Statically typed XML processing in an object -oriented language

Vladimir Gapeyev, University of Pennsylvania


Class-based object-oriented programming is firmly established as the mainstream technology for application development and is supported by several widely deployed languages, including JAVA and C♯. The Extensible Markup Language (XML) is becoming the ubiquitous standard for data representation, storage and interchange: publishing and content management systems are migrating to it from SGML, its proper dialects (such as XHTML and RSS) are preferred formats for new content on the Web, and it appears at every level of the Web services stack. Consequently, XML is being employed in an increasing number of object-oriented applications. However, the natural techniques for representing, typing and processing XML, which are being perfected in several special-purpose languages such as XPATH, XSLT, XQ UERY, and XDUCE, can be only approximated within the traditional object-oriented framework. To combine the strengths of the two technologies while minimizing friction between them, we have designed, implemented and evaluated an extension of C♯ with a small number of constructs based on regular tree types and patterns adapted from XDUCE. The resulting language, X TATIC, offers native XML manipulation facilities that are powerful, statically typed, and compatible with the object-oriented constructs of C♯. Consequently, XTATIC is backward-compatible with C♯ and retains access to the wealth of its libraries. Several small-to-medium-sized applications were implemented in XTATIC in order to validate its design and to compare its style of programming to other XML processing approaches. These results demonstrate that integration of regular tree types into object-oriented programming is theoretically sound, fully compatible with the object-oriented data model, and practically useful for XML processing.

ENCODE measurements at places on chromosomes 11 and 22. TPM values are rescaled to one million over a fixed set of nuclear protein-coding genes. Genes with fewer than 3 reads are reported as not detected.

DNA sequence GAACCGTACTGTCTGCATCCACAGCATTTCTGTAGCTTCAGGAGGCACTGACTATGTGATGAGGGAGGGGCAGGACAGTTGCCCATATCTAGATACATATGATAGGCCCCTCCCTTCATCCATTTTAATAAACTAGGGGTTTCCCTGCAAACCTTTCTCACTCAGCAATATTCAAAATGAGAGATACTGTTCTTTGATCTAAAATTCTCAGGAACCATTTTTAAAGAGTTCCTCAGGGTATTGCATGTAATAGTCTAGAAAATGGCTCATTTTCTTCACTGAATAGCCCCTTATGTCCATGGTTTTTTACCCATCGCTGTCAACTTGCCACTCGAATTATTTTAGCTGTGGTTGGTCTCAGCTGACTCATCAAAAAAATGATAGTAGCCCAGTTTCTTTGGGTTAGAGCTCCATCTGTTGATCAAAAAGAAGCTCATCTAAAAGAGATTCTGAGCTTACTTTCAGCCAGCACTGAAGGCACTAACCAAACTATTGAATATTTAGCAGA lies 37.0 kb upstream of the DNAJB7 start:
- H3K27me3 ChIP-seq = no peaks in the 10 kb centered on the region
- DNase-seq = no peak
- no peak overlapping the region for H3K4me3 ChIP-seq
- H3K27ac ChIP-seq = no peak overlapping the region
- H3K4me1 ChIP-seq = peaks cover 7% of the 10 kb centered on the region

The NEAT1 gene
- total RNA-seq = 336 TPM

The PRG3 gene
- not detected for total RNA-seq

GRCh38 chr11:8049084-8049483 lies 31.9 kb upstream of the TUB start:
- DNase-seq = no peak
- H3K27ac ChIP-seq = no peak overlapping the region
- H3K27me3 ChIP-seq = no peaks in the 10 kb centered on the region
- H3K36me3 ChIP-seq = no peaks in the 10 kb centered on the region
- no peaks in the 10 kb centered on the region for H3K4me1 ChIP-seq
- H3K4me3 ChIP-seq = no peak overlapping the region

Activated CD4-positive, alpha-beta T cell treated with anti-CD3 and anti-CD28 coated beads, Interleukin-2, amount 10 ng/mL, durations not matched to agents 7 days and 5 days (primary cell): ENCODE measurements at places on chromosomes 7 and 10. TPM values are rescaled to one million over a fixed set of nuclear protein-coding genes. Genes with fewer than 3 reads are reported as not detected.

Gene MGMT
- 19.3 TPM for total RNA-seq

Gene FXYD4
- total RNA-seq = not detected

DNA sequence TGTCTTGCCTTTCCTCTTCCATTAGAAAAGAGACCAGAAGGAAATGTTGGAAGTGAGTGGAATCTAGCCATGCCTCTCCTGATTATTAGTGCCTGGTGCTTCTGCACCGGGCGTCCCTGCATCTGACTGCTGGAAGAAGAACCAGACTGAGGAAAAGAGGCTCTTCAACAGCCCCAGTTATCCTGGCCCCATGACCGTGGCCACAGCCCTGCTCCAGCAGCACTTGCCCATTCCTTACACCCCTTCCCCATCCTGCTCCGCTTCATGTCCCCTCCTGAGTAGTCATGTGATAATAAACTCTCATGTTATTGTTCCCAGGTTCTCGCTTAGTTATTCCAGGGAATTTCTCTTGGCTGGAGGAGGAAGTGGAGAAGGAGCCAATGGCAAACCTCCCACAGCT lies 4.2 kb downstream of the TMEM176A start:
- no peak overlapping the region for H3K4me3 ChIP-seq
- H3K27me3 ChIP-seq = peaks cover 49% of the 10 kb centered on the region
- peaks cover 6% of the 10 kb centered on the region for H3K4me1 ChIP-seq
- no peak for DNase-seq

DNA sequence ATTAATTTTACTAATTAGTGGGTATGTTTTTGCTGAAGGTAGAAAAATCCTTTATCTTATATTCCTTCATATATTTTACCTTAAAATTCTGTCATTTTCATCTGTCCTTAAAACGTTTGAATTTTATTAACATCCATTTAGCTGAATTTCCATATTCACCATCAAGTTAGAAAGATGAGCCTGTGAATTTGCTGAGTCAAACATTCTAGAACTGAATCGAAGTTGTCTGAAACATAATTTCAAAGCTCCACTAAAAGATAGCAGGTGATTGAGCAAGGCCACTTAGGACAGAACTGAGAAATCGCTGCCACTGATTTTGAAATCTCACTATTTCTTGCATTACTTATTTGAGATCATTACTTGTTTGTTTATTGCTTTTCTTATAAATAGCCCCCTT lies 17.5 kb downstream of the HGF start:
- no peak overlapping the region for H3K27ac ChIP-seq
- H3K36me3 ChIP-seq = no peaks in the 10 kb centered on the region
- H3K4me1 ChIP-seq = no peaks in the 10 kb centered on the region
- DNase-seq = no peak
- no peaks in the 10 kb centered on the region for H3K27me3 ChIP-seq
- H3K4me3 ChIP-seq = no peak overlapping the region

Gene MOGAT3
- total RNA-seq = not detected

Subject Area

Computer science

Recommended Citation

Gapeyev, Vladimir, "Statically typed XML processing in an object -oriented language" (2006). Dissertations available from ProQuest. AAI3211074.